Victory Gardens Theater's artistic director Dennis Zacek will appear in the Tony Award-honored Chicago nonprofit's world premiere of Jeffrey Sweet's dramatic comedy, Immoral Imperatives, opening the 2001-2002 season Sept. 14.
The play, running Sept. 14-Oct. 28, marks Zacek's return to the stage after six years, and the company's first world premiere after receiving the 2001 Tony Award for Regional Theatre in the spring. The troupe earned the award for the sort of play aborning — new work from a playwright in its stable of local writers.
Zacek co-stars with Tim Grimm, Kristine Thatcher and Linda Reiter. Calvin MacLean directs. Official opening is Sept. 24.
Fans of Jeffrey Sweet's 1998 hit, Flyovers. may recall when Iris, the financially-strapped waitress played by Amy Morton, made a passing reference to a recent trip to visit her father Dale, who was "shacking up" with old friends in Florida. The reference is fully fleshed out as the premise for Immoral Imperatives, set in the Florida Keys.
According to production notes, "When a couple of homesick Cubans pull a gun and relieve Dale (Tim Grimm) of his houseboat, he needs to find a new place to live. At first, Dale's former flame Liz (Linda Reiter) lets him stay with her, but after a few days, Liz asks Dale to vacate when her 'other ex' announces his imminent arrival. So Dale accepts the offer of a room from two old friends newly arrived in the Florida Keys — a retired university professor named Hank (Dennis Zacek), and Hank's younger wife, Terri (Kristine Thatcher). As it turns out, Terri is perhaps not quite as ready to settle down as her husband, and it helps to keep a sense of humor when uncomfortable circumstances spark unusual responses from all involved." Zacek last appeared on stage as Clarence Darrow in Victory Gardens' 1995 debut of John Logan's Never the Sinner, a role that earned him the Academy of Theatre Artists and Friends Award for Best Supporting Actor. Zacek also appeared in Victory Gardens' Hospitality Suite, Chekhov in Yalta and Dogman's Last Stand. As a director, Zacek has staged more than 150 productions at VG and elsewhere, most recently Jeffrey Sweet's The Action Against Sol Schumann and Flyovers, Douglas Post's Blissfield, Kristine Thatcher's Voice of Good Hope and Among Friends, James Sherman's Door to Door, Lonnie Carter's The Sovereign State of Boogedy Boogedy, and Charles Smith's The Sutherland.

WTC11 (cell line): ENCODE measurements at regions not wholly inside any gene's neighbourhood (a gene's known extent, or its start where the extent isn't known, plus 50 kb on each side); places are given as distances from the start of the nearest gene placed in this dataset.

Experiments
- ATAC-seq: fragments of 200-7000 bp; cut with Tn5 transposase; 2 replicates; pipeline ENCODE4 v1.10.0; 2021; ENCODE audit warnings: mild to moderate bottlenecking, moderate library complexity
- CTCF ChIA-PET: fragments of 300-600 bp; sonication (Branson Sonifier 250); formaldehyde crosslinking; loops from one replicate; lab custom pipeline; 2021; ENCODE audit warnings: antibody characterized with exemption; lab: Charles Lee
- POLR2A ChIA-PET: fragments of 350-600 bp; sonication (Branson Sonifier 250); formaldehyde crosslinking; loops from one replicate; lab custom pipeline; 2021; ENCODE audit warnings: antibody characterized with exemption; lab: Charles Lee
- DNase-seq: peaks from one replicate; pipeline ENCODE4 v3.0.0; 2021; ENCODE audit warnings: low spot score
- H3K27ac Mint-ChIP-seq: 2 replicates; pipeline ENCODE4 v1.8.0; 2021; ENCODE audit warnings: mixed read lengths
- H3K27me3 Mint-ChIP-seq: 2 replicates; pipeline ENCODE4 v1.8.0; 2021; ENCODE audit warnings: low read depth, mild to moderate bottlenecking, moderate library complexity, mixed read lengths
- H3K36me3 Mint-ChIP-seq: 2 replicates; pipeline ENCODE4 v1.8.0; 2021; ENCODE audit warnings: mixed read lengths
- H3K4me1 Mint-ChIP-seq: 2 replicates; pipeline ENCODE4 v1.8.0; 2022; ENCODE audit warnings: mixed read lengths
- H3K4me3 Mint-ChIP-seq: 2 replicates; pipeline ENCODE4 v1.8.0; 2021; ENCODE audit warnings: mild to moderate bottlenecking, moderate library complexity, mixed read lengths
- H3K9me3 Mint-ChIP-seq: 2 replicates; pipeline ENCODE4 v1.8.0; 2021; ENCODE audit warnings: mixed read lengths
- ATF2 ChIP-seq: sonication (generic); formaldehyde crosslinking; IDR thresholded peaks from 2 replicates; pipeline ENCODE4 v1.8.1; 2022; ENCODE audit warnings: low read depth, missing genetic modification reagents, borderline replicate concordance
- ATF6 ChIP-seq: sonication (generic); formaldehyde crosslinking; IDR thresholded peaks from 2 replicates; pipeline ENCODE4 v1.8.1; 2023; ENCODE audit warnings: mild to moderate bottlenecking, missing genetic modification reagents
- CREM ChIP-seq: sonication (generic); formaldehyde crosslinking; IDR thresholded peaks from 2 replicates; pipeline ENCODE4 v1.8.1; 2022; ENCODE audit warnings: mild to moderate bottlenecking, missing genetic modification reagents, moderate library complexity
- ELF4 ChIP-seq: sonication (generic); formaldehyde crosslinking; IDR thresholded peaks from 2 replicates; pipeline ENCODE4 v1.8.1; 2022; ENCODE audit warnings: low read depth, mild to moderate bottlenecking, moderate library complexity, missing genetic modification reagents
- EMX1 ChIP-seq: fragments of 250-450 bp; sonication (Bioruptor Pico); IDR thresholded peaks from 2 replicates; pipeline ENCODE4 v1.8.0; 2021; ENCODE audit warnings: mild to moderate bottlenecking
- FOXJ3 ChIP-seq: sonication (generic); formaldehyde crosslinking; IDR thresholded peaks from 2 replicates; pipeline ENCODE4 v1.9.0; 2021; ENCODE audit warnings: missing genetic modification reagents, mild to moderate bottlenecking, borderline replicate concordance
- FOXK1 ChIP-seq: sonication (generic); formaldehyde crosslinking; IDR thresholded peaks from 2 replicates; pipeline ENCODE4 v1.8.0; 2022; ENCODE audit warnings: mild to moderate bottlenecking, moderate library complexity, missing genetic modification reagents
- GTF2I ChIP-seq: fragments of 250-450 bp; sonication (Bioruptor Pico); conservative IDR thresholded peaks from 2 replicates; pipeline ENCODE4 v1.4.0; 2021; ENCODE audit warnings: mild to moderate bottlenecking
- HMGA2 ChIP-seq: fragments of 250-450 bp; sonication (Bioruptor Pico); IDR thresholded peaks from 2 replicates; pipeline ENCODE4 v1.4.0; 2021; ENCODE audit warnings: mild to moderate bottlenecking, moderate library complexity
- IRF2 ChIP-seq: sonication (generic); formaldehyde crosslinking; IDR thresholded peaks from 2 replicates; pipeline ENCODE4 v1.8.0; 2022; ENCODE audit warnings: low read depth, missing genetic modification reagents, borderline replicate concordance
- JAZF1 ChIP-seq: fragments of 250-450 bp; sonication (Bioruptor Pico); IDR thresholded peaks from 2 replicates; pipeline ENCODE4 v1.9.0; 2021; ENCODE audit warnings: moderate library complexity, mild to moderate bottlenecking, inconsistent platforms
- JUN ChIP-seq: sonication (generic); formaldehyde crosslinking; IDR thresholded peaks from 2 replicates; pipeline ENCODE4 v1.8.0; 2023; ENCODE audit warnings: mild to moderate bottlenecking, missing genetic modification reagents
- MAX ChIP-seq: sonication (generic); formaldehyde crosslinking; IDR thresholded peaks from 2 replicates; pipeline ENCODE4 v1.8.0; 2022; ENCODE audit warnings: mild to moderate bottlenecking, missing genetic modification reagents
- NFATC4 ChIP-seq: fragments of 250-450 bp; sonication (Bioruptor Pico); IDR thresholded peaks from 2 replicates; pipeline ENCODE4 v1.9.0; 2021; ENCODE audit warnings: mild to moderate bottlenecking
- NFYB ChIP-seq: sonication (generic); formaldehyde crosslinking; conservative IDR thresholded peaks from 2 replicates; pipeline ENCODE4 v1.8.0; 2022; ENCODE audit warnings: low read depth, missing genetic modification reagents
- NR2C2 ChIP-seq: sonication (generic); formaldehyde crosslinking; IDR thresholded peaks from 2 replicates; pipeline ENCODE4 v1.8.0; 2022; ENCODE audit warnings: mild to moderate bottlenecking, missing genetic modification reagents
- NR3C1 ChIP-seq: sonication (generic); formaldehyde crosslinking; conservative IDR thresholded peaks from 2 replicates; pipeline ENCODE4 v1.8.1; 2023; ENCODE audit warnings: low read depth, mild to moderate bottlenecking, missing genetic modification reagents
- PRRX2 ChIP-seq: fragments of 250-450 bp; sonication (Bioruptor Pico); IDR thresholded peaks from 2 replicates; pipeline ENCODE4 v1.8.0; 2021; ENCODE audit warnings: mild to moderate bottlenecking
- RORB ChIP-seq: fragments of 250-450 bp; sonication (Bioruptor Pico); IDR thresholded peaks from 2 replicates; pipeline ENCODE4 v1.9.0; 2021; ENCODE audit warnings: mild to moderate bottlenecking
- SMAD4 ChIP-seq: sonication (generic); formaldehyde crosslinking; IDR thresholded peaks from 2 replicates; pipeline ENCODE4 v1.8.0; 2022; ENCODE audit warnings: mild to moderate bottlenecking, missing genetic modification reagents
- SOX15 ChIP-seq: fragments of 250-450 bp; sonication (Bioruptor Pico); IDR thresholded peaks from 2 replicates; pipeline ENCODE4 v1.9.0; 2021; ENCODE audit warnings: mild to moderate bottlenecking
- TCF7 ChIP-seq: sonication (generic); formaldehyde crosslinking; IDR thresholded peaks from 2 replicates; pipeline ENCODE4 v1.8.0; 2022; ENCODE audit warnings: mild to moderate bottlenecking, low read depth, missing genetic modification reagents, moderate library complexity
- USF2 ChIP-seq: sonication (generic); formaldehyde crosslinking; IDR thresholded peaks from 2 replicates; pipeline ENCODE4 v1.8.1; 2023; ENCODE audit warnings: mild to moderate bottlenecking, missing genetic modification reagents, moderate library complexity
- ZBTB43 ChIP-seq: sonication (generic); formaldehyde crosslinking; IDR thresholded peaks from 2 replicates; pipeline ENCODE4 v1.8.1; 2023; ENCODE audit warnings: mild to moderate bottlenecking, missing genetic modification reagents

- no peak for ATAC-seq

Immoral Imperatives marks Sweet's 10th VG production and an unprecedented 23-year affiliation with Victory Gardens, which began in 1979 with a long running production of his play, Porch. His most recent plays are The Action Against Sol Schumann, Bluff, Flyovers (1998 Jeff Award, Best New Play), Ties, The Value of Names and With and Without. His musical version of I Sent a Letter to My Love (written with Melissa Manchester) is scheduled for North Shore Music Theatre outside of Boston in 2002. His book on playwriting, "The Dramatist's Toolkit," widely available, is cherished by writers seeking to add an extra jolt of craft to their works. Sweet is a member of the Victory Gardens Playwrights Ensemble.
Director MacLean is professor of theatre and head of directing at Illinois State University, and artistic director of the Illinois Shakespeare Festival. He is also an ensemble member and a resident director at Chicago's Famous Door Theatre Company, where he directed Joshua Sobol's Ghetto.
Victory Gardens' design team for Immoral Imperatives includes John Stark (sets) and Julie Mack (lighting).
Tickets range $20-$33, with discounts available. Victory Gardens is located in the heart of Chicago's Lincoln Park neighborhood at 2257 N. Lincoln Ave. Call (773) 871 3000 for information, or visit www.victorygardens.org.
VG's 28th season continues with the world premiere of The Glamour House, a drama set in a 1940s New York dress shop by Lydia Stryk, author of Steppenwolf's The House of Lily. Next, veteran actress Irma P. Hall will star in Victory Gardens' midwest premiere of Waiting to Be Invited, a drama about race and segregation set in 1960s Atlanta by S.M. Shephard-Massat, winner of the American Theatre Critics Association's 2001 M. Elizabeth Osborn Award (Jan. 18-March 3, 2002). Dean Corrin's new behind-the scenes garage rock comedy, Battle of the Bands, hits the VG mainstage, March 22-May 5, 2002. The season closes May 24-July 7, 2002, with the premiere of The Old Man's Friend, a comedy-drama about a busy mother, her 12-year-old son, and her live-in father by James Sherman, author of Door to Door, The God of Isaac and Beau Jest.
Victory Gardens' Second Stage series in 2001-2002 offers John Belluso's Henry Flamethrowa, Oct. 12-Nov. 18, and a new play collaboration with Shattered Globe Theatre, High Life, by Lee MacDougal, April 18-June 2, 2002.
— By Kenneth Jones